Tina Kotek has been dominant in Oregon politics for the last decade. That might be a problem.
She is 40 minutes into a tour of a new homeless shelter, when a thought seems to occur to Tina Kotek.
Kotek has watched this shelter in a former Rite-Aid since it opened months before. She stopped by with a pumpkin pie on Thanksgiving, and, from her perch as one of Oregon’s most influential politicians, personally found $5 million that will soon transform the building into a more fitting space for her city’s rapidly growing homeless population.
Today, a warm January morning, it still looks like a gutted pharmacy. Kotek scans a scuffed floor dotted with cots, passes stained sofas, and tours a pantry passing out coffee and bagels through the same window where pharmacists once dispensed pills.
Still, the scene seems to excite her.
“Yessss!” Kotek exclaims after an employee points to one resident, sleeping on a nearby cot, who will soon move into an apartment after 15 years on the street. “Amazing,” she remarks of the shelter’s largely supportive neighbors. A small dog, not so different from Kotek’s own, wanders past, and she cannot resist addressing it in the high pitch reserved for pets or babies. “Oh, look at you! Hi!”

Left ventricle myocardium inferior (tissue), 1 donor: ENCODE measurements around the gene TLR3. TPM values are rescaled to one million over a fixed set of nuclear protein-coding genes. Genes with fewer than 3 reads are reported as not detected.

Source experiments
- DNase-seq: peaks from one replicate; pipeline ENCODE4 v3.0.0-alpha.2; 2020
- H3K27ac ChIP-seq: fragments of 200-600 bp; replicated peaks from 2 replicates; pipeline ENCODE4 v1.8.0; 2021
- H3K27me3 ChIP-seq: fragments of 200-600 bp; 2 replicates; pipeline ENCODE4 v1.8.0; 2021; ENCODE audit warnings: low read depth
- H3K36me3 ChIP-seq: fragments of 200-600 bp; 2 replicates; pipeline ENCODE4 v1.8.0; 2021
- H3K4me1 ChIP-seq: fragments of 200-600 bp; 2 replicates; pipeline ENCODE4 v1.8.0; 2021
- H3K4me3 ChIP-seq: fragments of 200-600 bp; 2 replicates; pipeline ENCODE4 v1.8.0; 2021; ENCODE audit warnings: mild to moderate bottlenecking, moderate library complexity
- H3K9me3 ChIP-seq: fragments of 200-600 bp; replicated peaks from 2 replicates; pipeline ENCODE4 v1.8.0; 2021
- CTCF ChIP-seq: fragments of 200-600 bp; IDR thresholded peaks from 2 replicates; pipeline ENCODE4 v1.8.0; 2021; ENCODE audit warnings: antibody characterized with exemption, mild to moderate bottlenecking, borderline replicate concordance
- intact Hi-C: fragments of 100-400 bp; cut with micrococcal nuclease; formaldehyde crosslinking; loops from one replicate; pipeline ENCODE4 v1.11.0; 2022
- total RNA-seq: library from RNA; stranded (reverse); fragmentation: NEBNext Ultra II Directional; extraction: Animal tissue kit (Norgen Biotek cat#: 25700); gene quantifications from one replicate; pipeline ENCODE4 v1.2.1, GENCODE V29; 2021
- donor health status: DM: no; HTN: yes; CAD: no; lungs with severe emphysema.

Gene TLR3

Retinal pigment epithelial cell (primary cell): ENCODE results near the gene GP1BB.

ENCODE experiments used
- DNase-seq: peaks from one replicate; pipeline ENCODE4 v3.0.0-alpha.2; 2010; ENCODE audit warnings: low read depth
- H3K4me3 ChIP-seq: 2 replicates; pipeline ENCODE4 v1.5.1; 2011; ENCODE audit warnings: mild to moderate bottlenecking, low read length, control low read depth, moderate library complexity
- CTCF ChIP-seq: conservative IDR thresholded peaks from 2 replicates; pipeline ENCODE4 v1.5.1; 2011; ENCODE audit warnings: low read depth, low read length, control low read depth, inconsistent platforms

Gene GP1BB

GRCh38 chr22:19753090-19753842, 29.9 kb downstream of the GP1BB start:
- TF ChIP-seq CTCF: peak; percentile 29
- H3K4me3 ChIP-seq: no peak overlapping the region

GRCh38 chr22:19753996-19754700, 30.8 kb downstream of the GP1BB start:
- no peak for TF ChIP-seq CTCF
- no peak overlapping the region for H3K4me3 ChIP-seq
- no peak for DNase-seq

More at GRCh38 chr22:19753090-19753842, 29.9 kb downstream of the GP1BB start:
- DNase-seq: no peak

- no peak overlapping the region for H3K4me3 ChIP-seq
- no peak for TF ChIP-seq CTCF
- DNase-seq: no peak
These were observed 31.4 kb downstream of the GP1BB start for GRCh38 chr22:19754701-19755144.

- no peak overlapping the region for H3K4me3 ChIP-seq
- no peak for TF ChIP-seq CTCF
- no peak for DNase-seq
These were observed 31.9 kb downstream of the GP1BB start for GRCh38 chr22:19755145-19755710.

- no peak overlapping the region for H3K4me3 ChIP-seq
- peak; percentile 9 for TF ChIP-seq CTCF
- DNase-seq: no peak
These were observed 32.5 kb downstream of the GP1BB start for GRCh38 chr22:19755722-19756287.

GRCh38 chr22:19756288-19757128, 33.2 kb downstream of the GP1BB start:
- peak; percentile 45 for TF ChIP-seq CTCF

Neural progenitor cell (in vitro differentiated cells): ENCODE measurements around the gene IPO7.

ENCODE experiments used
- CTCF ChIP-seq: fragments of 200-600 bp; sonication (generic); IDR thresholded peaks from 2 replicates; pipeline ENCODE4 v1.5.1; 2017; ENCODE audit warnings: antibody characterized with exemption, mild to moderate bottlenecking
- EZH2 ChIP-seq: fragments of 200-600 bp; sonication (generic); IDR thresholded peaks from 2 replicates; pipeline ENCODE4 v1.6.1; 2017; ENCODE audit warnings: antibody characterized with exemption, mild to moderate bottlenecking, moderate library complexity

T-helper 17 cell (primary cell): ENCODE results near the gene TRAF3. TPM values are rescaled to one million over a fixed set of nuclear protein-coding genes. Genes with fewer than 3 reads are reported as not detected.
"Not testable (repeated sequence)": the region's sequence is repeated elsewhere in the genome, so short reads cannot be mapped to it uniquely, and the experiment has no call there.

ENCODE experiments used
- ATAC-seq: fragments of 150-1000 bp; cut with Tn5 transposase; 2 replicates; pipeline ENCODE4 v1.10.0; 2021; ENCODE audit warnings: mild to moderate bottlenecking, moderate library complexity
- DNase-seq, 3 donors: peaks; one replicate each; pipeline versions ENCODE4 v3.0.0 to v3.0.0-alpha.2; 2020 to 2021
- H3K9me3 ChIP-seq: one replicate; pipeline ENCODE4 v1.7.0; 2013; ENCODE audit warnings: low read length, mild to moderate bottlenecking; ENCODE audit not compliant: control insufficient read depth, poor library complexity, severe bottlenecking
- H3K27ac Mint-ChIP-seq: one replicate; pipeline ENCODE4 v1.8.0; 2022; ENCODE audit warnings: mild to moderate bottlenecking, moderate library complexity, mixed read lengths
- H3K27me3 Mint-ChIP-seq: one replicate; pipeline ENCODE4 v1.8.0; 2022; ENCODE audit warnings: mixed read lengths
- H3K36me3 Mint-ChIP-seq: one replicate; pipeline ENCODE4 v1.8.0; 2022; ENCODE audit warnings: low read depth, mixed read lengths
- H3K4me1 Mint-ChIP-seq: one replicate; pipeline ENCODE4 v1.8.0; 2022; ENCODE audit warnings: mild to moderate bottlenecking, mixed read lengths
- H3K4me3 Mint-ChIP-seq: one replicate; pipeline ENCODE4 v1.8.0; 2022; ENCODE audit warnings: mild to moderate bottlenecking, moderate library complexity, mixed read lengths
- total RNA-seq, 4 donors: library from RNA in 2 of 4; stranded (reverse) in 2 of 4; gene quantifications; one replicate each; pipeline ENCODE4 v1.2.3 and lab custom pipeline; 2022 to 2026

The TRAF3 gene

She is most excited about what recently sprang up in the parking lot: a dozen tidy, single-bed sleeping pods — mobile bedrooms that offer their occupants a measure of precious privacy. Kotek confides to a staffer she had to pressure Multnomah County officials for these. “I was like, ‘buy the pods,’” she says. “The county was losing their mind.”
When the tour is complete, Kotek gets down to business. What else does the shelter need, she wants to know. Storage containers would help stretch cramped conditions. There is money for more pods. She is the longest-tenured speaker of the House in Oregon history, a housing obsessive and just the woman this Portland facility would want on its side.